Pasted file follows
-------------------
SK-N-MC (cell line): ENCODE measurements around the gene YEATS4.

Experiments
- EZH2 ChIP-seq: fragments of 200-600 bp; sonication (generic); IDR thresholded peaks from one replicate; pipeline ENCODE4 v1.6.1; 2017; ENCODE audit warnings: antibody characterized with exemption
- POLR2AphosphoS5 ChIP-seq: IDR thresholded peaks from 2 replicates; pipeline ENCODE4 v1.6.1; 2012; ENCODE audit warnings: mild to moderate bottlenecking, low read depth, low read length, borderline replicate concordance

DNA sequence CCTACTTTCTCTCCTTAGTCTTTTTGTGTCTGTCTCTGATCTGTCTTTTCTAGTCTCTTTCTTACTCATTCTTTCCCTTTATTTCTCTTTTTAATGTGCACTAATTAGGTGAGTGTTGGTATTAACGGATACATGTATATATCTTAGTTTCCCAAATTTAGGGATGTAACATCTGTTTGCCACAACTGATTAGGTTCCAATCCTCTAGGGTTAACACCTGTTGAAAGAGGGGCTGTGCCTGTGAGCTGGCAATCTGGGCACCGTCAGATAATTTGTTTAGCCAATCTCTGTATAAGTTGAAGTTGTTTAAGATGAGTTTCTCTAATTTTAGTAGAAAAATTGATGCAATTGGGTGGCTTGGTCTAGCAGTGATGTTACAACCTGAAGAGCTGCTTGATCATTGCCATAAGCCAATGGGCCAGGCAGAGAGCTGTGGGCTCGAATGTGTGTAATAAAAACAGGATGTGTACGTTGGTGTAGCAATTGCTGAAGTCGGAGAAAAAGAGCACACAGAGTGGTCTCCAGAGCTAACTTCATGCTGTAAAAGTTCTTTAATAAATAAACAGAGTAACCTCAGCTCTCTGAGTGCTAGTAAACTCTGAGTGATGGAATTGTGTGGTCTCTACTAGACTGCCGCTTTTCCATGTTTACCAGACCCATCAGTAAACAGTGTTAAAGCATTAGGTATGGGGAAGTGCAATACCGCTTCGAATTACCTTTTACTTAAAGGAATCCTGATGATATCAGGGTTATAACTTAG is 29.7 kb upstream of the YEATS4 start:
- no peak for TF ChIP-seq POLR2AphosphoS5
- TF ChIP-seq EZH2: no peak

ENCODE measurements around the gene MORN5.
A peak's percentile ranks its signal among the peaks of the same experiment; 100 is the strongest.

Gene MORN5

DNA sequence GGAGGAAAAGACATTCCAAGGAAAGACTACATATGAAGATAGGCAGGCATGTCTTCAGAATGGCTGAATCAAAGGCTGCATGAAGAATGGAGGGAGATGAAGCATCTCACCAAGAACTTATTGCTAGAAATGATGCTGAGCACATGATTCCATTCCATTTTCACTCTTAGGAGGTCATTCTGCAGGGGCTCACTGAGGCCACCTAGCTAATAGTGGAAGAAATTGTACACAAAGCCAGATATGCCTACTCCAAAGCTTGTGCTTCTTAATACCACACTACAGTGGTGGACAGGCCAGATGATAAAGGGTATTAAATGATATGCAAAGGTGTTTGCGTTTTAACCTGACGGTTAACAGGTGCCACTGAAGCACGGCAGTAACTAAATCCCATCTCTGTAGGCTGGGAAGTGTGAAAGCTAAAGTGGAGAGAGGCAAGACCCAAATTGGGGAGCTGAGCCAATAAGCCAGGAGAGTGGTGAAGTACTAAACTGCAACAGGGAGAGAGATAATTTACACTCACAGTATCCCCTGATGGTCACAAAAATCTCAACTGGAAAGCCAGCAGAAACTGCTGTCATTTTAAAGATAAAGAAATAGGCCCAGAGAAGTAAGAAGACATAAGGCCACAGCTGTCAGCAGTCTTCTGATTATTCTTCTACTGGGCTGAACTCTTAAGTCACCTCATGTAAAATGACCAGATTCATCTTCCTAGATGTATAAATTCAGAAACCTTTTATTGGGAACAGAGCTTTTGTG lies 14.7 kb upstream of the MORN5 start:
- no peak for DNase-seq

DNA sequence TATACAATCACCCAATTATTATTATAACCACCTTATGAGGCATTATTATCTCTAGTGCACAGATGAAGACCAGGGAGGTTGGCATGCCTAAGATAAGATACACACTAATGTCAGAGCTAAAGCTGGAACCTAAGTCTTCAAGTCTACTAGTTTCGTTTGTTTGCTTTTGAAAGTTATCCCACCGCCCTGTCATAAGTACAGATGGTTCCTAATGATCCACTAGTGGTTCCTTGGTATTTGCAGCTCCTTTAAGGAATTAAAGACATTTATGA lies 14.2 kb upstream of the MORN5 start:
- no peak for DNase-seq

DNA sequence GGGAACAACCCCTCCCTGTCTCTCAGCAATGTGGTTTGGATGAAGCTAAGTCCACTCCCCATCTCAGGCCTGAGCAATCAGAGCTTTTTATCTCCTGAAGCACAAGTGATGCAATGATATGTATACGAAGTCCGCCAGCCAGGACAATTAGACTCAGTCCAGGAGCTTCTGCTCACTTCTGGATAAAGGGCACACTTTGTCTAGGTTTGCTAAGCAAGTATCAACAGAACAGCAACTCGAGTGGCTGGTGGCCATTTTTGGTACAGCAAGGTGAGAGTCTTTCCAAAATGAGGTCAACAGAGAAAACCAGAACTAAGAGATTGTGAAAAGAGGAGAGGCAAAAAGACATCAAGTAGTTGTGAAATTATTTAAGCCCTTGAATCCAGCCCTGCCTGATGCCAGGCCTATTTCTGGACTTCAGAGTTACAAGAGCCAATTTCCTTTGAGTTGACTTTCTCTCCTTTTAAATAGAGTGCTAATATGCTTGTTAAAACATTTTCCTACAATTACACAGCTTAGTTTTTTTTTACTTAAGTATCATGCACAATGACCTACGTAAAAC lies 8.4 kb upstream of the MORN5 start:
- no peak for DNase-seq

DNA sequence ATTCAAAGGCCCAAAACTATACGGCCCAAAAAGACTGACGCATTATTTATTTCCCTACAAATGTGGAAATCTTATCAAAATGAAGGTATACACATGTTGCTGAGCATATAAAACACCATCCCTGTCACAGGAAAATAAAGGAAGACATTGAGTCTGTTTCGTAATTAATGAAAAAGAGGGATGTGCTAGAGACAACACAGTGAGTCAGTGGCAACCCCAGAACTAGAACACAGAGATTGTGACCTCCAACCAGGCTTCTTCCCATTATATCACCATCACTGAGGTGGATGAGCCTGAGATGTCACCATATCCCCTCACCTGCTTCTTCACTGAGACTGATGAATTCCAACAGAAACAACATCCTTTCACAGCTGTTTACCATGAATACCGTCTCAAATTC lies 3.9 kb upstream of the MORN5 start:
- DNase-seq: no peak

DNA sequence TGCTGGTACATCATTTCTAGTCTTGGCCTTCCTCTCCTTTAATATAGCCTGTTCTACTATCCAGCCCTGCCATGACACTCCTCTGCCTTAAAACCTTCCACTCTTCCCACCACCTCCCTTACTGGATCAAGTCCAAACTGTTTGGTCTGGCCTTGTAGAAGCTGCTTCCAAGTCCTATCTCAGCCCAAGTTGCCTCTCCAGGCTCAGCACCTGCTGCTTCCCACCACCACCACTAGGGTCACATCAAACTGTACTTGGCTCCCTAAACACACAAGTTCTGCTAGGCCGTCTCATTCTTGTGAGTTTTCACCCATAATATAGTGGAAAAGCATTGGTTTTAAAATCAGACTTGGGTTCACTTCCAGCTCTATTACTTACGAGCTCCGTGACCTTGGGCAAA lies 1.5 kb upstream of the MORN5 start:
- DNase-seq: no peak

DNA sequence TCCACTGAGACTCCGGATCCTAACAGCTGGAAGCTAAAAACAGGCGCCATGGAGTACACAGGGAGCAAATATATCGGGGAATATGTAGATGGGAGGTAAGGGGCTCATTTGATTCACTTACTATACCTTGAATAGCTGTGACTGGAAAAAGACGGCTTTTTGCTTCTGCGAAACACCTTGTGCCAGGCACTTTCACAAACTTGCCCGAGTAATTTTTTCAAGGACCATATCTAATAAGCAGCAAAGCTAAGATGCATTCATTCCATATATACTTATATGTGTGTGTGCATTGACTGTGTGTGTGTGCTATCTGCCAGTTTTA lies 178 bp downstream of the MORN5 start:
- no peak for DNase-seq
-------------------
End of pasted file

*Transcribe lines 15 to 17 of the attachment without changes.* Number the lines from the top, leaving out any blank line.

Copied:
DNA sequence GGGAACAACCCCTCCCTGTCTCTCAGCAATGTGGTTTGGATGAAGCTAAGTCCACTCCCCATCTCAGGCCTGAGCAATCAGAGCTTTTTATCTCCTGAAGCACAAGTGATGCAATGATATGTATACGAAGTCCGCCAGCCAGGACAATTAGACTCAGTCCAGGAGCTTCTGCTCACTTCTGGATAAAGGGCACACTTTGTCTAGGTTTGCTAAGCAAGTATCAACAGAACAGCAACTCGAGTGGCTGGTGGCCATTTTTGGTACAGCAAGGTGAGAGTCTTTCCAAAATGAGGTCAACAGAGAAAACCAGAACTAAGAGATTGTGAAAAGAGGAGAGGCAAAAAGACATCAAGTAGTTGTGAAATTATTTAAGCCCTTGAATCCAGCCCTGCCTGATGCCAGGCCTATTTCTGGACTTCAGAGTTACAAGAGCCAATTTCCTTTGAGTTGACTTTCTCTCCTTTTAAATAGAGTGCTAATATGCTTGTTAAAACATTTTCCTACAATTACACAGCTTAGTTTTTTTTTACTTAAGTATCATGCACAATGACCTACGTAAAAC lies 8.4 kb upstream of the MORN5 start:
- no peak for DNase-seq

DNA sequence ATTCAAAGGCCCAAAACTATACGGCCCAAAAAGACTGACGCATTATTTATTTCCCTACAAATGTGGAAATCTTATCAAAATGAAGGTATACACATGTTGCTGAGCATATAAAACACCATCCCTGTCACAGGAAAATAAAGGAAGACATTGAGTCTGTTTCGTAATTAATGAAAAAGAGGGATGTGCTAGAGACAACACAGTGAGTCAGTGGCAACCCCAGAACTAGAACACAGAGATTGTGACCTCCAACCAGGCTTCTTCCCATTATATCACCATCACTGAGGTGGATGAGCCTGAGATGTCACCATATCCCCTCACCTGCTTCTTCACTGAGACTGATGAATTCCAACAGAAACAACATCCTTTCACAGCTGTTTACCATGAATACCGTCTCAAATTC lies 3.9 kb upstream of the MORN5 start: